Oh, decisions, decisions, decisions! A big part of our logic about spending this hurricane season in Tampa Bay is that we thought our next stop might be Cuba in November. Now I am reading about Cuba and I am having serious second thoughts.
Cuba has long been an attractive cruising destination for Canadians. Most of the Canadian cruisers we meet rave about sailing Cuba. Some Americans also sailed to Cuba. For Americans, they needed to go to at least one other country before returning to the USA. You see, when you arrive and enter the USA on a private boat the officials only ask about your previous port of call. They do not ask about the entire itinerary or logbook. When exiting the USA, they do not ask where you are going. People on private vessels can just leave. Some cruisers went to Cuba before they went to the Bahamas. The Cuban officials do not stamp American passports so, as long as they returned to the USA from the Bahamas, it appeared to US government that the Bahamas was the only port of call. This happened a lot. But now Cuba is opening up legally, more boaters are traveling there. And, the Cubans have caught on that Americans have no qualms about spending money and rarely haggle over prices. Knowing this, the price of taking a boat to Cuba has recently skyrocketed.
All private boats entering Cuba are required to check in at Marina Hemingway. This is also the only place available to dock a boat near Havana. Once checked in, a vessel can move from town to town but must deal with officials since check-out and check-in procedures apply to all stops while in Cuban waters. Our thought was to take Cream Puff to Marina Hemingway using the marina as a base as we traveled by land to the inner towns and cities. We thought about perhaps staying out occasionally in a hotel when exploring some of the more distant stops. At the time we planned to do this, the dockage rate was about $1,000 per month.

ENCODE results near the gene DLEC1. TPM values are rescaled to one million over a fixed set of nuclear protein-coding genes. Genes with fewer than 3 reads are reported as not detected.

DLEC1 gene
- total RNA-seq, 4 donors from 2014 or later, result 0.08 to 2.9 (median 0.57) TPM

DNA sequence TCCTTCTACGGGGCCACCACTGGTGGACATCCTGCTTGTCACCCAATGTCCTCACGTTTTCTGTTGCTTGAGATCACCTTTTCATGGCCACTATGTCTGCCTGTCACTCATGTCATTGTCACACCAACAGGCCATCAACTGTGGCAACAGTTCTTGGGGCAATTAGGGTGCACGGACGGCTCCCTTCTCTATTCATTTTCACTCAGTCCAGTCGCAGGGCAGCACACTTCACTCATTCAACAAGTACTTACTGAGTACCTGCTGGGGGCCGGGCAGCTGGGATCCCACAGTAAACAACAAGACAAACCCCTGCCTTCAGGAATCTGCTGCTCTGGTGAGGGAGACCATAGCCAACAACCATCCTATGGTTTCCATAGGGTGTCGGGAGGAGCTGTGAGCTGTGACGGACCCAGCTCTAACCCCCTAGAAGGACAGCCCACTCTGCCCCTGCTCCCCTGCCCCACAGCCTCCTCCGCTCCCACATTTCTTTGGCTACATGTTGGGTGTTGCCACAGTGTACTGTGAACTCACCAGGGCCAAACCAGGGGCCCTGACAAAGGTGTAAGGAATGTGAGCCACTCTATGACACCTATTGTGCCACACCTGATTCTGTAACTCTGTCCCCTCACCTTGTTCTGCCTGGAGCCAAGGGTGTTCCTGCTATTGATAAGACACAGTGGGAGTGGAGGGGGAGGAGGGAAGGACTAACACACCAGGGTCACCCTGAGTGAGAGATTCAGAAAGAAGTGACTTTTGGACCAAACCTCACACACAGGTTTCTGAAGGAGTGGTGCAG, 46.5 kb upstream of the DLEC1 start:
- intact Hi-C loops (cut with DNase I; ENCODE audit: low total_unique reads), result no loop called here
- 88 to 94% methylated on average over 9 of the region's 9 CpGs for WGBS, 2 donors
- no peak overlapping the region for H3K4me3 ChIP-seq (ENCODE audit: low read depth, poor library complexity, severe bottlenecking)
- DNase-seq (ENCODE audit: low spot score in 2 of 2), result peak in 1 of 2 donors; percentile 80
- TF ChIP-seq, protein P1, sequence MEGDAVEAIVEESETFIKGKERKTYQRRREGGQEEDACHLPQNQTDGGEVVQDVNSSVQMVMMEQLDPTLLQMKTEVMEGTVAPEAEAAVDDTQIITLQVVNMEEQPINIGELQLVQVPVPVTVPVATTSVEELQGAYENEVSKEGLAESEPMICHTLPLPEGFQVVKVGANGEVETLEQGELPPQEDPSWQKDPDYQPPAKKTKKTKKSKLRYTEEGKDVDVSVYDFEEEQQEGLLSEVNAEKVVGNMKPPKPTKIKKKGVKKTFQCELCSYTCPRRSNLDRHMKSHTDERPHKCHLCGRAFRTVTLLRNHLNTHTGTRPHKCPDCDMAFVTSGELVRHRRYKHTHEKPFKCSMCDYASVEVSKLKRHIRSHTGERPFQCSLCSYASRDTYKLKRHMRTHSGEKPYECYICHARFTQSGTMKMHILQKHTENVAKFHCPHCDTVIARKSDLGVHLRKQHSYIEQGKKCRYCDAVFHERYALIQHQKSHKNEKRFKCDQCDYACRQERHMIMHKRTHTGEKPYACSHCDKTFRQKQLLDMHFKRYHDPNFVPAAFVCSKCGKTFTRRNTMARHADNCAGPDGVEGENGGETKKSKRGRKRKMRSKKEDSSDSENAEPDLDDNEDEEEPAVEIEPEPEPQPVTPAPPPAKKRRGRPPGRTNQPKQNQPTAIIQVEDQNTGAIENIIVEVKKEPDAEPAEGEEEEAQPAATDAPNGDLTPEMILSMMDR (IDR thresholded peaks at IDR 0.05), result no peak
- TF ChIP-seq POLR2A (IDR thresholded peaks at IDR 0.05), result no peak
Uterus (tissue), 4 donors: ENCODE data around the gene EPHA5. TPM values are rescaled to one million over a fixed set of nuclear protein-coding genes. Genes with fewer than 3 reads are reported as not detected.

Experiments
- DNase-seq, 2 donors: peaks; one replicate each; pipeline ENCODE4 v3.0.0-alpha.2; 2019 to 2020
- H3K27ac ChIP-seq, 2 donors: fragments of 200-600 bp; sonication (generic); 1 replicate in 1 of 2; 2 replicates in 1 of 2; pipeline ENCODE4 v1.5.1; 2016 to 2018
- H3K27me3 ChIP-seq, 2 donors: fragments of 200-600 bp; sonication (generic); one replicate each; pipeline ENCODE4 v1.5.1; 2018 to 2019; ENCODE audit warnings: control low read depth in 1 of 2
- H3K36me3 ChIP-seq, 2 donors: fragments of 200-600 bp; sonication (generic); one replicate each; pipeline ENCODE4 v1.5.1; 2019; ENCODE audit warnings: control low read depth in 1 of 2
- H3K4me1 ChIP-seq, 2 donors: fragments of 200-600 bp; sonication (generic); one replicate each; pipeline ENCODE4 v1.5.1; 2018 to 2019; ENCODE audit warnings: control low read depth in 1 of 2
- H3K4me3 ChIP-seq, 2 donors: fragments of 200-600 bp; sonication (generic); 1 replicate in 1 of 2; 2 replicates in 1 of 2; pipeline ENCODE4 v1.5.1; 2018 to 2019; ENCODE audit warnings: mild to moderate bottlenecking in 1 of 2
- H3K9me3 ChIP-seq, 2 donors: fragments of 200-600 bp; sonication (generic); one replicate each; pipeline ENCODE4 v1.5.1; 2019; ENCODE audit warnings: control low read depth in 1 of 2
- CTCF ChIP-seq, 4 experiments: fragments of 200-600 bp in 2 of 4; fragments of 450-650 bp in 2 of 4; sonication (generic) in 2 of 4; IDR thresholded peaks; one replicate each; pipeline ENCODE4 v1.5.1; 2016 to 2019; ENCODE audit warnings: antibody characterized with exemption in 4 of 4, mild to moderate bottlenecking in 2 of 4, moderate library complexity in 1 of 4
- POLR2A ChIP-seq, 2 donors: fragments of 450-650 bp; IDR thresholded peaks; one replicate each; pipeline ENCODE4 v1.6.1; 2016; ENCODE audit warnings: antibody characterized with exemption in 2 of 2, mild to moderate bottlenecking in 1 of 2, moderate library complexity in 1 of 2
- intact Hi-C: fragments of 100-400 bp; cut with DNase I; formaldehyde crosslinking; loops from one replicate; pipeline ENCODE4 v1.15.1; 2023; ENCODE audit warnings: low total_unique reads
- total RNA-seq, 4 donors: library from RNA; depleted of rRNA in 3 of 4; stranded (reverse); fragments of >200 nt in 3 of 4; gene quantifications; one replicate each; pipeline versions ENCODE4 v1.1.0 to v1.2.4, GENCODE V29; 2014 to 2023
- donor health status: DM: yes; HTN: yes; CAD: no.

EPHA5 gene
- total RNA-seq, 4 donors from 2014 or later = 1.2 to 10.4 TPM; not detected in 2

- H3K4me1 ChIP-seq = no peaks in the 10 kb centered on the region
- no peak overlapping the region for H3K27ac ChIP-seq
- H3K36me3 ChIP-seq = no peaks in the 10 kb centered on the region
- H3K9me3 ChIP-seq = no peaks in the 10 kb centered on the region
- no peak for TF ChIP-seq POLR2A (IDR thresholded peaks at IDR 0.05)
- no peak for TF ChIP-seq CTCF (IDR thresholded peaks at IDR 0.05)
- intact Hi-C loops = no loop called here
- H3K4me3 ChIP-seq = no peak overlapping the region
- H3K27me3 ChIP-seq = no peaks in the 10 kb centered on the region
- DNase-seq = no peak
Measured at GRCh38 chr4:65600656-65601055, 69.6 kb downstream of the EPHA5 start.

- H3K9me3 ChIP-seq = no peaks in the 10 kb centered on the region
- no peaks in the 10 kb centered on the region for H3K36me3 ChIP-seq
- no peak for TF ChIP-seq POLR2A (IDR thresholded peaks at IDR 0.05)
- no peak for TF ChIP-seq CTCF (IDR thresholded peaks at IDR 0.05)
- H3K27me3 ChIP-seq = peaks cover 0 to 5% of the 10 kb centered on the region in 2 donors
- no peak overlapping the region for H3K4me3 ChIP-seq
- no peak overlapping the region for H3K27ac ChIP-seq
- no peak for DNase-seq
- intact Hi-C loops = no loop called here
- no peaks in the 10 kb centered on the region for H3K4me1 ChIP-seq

While baking in the summer Florida heat we started to plan our trip to Cuba. Cindy and I are pointing fingers at each other. Who the heck came up with the not so bright idea of spending the summer in Florida? Holy cow, it is so hot here! If we are Cuba bound, we need to do things like amend our boat insurance. boat insurance for Cuba is just now available from USA companies (in the past, the US Government prohibited USA insurance companies from underwriting a policy including Cuban waters – policy riders were available from other countries). We already have nautical charts of the area and I downloaded a free sailing guide of Cuba. We were sitting here dreaming of cooler November temperatures and being out on the water again. However, our planning quickly turned into questioning if the trip to Cuba was opportune.
I have recently been reading Active Captain reviews from other sailors about their experiences at Marina Hemingway. First and foremost: nothing works! We kind of expected this so it is not a surprise to read about other people’s frustrations. Wi-Fi is still in short supply and when it is available many sailors complained about the bandwidth being slow due to the large number of people on the system. Electrical outlets are hit and miss so shore power can be very iffy. Second: The Marina is hijacking sailors for more money. A boater recently posted that they had a contract with the marina for $936 for a month of dockage. At check out, the marina said they owed $4,030. No explanation was given for the change in price, English was suddenly not spoken and government authorities would not allow the vessel to depart until the bill was fully settled, in cash.
These sorts of reviews really make me rethink our plan. I have wanted to visit Cuba for a long time. But now, I am not so sure. It seems as though we might have missed the window of a once friendly cheap destination. The internet is full of people complaining that there are two prices in Cuba; one for Cubans and one for tourist, especially Americans. I’m not sure if I want to sign up to be another victim.